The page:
– Call for Solidarity –

The ‘Boiketlong Four’ and the
Criminalisation of Poverty and Protest:
Freedom for Dinah and Sipho,
Justice for Papi!

The Boiketlong Four

In February 2015, four community activists from Boiketlong in the Vaal, south of Johannesburg, were sentenced to 16 years in prison each following a community protest. This is a very severe sentence and the conviction was based on shaky evidence. The ‘Boiketlong Four’ were arrested for allegedly attacking the local ANC ward councillor and setting fire to her shack and two cars during a community protest. They were convicted of assault with intent to cause grievous bodily harm, arson and malicious injury to property. This is an example of a terrible injustice perpetrated against black working class activists and could have dangerous repercussions for future struggles of the black working class and poor in South Africa if it is not fought. People need to be aware of the facts and take action to demand justice and to fight the criminalisation of poverty and protest.

Evidence presented by the prosecutor in court was shaky and state witnesses either couldn’t identify the four accused or place them at the scene at the time. To convict them the state used the 1973 apartheid law of so-called ‘common purpose’, meaning they were found guilty simply because they were leaders of the community; even though no evidence conclusively connecting the four with the burning of the councillor’s house or cars was presented. At least one of the four, Dinah Makhetha, was not even present at the time.

The key witness willing to testify that Dinah was not present at the councillor’s home at the time it was razed, Papi Tobias, disappeared under mysterious circumstances in February 2016 and has not been seen since. He is believed to be dead.

In June 2015, the Boiketlong Four applied for bail and for Leave to Appeal both the conviction and the sentence. Leave to Appeal the conviction was granted, but not to appeal the severity of the sentence – meaning that if their appeal of the conviction failed they would have to serve the full 16 year term in prison. Bail was also denied.

To apply for bail and to petition for full Leave to Appeal were High Court processes which placed a huge financial and emotional burden on the poor working class families of the accused. A fundraising committee was established to raise money from within the community in order to pay for legal and related expenses.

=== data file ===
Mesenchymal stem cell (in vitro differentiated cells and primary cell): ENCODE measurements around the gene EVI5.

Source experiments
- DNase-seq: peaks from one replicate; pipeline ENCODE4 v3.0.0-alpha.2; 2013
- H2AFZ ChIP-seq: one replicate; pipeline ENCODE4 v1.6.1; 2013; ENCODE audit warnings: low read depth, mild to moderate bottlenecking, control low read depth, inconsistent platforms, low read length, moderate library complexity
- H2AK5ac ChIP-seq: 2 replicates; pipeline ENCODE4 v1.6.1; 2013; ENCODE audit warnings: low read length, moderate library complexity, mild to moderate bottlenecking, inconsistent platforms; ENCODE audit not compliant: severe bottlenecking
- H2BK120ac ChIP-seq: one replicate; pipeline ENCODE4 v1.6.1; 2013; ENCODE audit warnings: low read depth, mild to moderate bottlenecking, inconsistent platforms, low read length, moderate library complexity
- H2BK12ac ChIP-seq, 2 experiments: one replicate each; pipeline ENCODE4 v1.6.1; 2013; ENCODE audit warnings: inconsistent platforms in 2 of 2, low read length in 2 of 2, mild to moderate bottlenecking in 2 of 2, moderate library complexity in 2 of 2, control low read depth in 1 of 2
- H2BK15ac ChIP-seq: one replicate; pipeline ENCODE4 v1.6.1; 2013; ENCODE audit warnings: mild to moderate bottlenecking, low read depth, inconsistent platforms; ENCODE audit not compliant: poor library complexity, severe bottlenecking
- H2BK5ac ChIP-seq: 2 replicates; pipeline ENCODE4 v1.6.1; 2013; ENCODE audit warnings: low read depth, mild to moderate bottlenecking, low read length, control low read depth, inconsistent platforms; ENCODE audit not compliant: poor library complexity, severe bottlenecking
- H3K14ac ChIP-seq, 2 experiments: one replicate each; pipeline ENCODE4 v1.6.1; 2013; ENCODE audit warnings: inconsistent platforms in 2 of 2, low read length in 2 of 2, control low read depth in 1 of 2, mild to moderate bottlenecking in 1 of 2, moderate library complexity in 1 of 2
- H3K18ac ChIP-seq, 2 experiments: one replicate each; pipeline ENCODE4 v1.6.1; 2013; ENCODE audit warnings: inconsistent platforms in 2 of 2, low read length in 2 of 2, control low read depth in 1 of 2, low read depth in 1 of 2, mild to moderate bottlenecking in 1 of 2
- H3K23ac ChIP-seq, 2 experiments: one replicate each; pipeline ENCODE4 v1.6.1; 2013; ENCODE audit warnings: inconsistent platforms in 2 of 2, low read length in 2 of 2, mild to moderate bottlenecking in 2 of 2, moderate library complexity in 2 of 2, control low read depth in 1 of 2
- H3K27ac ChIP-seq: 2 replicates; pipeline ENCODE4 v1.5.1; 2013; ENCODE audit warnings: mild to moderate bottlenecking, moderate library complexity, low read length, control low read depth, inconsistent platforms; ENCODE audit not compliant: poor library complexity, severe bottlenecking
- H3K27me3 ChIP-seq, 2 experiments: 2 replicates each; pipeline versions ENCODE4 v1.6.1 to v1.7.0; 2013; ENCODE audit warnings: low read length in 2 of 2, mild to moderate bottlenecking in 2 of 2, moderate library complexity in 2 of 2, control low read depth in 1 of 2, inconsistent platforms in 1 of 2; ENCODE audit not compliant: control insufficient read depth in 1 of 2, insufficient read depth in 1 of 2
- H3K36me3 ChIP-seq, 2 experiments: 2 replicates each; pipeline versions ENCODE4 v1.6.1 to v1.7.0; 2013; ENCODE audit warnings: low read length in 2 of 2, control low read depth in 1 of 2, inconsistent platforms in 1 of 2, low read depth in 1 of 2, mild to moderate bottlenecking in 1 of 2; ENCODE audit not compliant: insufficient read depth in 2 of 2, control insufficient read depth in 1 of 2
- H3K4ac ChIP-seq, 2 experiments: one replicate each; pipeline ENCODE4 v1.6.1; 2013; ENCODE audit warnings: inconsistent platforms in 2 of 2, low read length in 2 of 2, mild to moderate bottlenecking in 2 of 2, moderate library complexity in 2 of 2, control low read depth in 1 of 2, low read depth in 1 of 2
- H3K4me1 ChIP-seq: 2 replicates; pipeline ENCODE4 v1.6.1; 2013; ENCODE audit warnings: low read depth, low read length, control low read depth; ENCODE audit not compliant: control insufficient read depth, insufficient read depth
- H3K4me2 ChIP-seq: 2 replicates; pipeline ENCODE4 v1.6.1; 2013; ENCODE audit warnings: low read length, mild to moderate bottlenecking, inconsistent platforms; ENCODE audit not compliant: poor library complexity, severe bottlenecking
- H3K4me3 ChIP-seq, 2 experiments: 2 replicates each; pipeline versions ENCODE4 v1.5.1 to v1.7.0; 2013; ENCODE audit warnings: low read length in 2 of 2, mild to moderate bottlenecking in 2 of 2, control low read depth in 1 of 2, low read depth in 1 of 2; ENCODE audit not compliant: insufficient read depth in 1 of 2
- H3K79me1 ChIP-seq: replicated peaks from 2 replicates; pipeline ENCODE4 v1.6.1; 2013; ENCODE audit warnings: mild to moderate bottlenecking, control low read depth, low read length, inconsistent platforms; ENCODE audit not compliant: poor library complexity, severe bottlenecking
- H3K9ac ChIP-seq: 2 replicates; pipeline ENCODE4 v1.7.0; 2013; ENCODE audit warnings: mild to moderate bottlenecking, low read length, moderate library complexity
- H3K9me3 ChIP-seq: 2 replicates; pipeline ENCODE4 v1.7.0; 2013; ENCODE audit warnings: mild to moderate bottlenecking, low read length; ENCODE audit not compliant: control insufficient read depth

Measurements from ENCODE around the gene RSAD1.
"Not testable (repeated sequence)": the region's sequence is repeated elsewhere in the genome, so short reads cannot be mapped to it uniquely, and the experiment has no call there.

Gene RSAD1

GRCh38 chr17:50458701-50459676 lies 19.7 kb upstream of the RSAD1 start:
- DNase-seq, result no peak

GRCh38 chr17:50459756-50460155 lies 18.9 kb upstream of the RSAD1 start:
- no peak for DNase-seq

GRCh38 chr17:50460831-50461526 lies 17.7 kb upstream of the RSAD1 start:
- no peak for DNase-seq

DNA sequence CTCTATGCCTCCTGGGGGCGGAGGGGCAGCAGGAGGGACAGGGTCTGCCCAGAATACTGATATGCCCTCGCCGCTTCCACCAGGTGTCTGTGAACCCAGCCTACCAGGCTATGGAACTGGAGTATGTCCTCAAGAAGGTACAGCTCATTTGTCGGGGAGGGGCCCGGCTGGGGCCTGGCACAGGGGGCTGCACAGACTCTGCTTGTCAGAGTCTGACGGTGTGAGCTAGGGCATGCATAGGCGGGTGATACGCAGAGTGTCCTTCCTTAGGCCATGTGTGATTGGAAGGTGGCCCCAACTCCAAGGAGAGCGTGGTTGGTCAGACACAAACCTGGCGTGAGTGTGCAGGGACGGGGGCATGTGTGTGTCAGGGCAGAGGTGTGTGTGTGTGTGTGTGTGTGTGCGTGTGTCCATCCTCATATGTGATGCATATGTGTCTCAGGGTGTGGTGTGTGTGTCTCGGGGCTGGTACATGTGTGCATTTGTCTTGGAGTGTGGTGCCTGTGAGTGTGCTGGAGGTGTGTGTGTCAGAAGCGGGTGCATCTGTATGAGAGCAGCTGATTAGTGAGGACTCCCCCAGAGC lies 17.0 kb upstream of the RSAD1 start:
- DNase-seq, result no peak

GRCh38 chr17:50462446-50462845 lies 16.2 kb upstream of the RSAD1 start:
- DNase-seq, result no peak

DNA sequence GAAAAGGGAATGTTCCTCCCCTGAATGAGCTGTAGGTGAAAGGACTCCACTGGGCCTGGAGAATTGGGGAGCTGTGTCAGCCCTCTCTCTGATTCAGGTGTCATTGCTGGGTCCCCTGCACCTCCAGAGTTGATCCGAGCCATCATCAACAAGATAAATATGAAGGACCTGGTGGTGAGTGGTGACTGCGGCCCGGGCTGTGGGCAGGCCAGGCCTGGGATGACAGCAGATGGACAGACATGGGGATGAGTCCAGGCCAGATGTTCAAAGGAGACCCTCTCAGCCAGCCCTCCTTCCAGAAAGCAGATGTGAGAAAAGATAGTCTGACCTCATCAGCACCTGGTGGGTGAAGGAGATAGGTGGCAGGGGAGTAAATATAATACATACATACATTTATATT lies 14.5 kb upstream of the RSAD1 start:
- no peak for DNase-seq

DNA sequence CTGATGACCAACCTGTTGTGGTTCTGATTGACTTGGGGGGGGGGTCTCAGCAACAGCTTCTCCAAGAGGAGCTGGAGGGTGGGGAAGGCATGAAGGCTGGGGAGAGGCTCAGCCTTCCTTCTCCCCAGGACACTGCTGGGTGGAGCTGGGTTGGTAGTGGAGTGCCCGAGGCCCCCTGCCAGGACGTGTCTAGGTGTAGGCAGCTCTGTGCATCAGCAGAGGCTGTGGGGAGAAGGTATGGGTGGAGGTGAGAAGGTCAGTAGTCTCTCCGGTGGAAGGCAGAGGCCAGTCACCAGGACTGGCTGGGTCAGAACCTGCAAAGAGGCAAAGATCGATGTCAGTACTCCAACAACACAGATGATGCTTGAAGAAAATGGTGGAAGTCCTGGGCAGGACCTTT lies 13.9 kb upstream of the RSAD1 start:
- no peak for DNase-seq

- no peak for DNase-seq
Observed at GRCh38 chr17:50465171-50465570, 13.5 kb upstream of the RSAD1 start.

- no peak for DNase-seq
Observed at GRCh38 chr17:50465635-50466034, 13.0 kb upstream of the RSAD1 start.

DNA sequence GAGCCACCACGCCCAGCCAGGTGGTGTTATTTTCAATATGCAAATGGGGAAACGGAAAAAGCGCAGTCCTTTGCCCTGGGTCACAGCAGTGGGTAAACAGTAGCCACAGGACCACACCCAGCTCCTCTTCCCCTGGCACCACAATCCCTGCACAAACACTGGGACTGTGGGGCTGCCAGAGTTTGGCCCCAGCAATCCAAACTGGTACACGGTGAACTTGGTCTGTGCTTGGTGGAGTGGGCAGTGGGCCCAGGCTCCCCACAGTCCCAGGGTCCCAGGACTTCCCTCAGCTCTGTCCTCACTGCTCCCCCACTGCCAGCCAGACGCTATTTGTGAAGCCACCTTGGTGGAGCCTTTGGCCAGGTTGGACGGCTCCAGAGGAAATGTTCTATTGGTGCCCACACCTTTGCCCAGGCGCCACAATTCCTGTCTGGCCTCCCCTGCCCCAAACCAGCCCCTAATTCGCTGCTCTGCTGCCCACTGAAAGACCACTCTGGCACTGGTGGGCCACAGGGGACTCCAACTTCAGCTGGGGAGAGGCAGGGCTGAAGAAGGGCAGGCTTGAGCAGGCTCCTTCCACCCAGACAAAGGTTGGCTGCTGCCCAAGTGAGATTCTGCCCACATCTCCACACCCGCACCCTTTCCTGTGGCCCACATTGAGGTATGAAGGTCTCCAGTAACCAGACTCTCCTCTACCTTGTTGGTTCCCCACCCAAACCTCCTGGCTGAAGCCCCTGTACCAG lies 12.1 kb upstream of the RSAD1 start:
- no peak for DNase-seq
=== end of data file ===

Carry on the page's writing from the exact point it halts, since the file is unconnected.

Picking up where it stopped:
After 9 months in prison the four activists were released on bail in October 2015.

Then, on 19 June 2017, two of the four were arrested again and thrown back in prison – where they currently remain. We urgently need to demand they be released on bail immediately and to have the conviction overturned.

Neoliberalism, corruption and the criminalisation of poverty and protest

The Boiketlong Four were leading community activists in the struggle for housing, development in the township and for what the ANC government has been promising them – and the black working class and poor across South Africa – for over 20 years. That, being poor and struggling to change their conditions and uplift themselves and their community were their only ‘crimes’. It is believed that they were targeted in a politically motivated move by the state, at the behest of the local ANC, to suppress and criminalise their activities as activists because of their role in opposing the anti-poor policies of the neoliberal ANC government and exposing and challenging the corruption of local political elites. They are not criminals, they are political/class struggle prisoners.

They were unfairly charged due to their role in community protests that are caused by unfair treatment, corruption and maladministration. The black working class in South Africa has had enough of suffering the brunt of poverty and inequality but when we take to the streets we suffer the repressive might of the state and police brutality. The politicians supposedly put in power to serve the community quickly forget about doing so because they are living the life of luxury.

Our brothers and sisters who take up the fight for justice should not be the ones punished for these actions. The 1994 tripartite regime said it would not do what the National Party did to the black working class in South Africa, but over twenty years later we are experiencing almost the same treatment. The enemy has proven to be the ruling party and the private capitalists.

Like so many townships, rural areas and poor communities across South Africa, the black working class and poor community of Boiketlong has long suffered from the broken promises of the ANC government. Since the first multiracial elections in 1994, the ANC has repeatedly been re-elected on the backs of empty promises of service delivery, job creation and to develop and upgrade townships and other underdeveloped areas that have long suffered a lack of access to decent and affordable sanitation, water, electricity and housing as well as education and health care etc. as part of the legacy of colonialism and apartheid capitalism.

Faced with increased discontent and protest in response to its own lack of political will and its inability, due to the anti-working class neoliberal policies it has adopted, to even begin to fulfill its promises and implement wide-scale development, upgrading of townships,  land reform, service delivery and job creation across the country the ANC government is increasingly responding with the criminalisation of protest – and the poor – in order to suppress and contain social struggles and working class resistance.